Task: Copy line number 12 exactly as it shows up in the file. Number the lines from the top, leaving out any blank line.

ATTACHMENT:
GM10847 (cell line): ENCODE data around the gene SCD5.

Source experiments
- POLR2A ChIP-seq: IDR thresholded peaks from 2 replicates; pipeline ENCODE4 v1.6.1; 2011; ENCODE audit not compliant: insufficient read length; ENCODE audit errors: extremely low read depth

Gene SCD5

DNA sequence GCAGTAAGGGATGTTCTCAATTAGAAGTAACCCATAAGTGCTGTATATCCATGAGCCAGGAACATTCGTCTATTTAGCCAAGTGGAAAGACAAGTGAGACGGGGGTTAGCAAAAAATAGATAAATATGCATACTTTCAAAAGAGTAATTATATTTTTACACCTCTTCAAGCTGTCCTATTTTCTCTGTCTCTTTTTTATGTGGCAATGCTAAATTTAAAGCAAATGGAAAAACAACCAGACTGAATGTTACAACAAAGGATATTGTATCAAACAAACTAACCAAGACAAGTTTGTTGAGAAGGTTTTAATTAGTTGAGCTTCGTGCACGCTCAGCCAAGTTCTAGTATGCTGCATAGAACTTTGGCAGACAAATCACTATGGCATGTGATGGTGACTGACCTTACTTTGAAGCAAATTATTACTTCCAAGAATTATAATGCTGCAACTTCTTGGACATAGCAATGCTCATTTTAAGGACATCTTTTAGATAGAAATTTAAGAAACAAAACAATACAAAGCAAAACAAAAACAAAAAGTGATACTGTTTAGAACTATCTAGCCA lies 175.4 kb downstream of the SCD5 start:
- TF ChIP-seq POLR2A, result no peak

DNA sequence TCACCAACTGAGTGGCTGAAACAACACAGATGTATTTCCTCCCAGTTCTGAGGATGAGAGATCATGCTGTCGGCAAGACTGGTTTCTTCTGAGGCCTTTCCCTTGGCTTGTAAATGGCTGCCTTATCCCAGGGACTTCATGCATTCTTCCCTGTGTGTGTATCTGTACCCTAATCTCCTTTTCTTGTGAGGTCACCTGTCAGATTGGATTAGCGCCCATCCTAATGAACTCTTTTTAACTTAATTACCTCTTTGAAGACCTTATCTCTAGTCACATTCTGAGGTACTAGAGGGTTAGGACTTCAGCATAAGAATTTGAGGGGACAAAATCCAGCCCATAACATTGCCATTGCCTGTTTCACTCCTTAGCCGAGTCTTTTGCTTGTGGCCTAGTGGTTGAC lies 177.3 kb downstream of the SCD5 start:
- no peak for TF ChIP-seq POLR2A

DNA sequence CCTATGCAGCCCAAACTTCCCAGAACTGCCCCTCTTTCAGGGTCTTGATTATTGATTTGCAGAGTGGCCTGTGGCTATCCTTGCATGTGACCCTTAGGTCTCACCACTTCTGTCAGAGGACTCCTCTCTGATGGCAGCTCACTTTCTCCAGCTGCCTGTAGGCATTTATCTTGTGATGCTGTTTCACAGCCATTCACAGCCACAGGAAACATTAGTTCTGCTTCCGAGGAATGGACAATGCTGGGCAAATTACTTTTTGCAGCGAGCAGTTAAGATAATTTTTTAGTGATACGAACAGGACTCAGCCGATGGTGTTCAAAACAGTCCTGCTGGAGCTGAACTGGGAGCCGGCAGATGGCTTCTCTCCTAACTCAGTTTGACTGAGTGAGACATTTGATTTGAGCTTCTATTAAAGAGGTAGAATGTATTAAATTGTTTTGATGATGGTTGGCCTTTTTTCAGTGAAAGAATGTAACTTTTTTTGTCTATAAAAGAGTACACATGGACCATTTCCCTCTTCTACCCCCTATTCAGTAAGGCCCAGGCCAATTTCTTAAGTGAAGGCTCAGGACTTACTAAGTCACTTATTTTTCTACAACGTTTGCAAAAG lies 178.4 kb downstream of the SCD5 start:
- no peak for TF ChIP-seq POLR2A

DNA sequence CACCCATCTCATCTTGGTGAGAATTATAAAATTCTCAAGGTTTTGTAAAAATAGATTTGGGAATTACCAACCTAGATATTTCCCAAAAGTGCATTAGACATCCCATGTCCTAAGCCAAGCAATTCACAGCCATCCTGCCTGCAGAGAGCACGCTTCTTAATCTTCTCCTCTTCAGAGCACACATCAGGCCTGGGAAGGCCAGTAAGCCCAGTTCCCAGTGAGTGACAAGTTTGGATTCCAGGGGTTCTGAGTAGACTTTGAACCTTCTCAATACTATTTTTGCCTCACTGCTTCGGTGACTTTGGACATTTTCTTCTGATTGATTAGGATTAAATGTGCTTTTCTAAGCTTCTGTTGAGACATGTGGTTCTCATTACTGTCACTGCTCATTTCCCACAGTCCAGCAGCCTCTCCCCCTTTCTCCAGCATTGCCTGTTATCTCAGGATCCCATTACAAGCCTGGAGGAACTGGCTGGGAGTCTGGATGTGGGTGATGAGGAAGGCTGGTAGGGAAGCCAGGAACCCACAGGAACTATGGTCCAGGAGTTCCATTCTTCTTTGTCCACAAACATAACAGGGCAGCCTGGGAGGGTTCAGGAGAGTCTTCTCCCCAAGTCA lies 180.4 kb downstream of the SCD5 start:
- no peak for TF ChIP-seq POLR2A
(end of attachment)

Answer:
- no peak for TF ChIP-seq POLR2A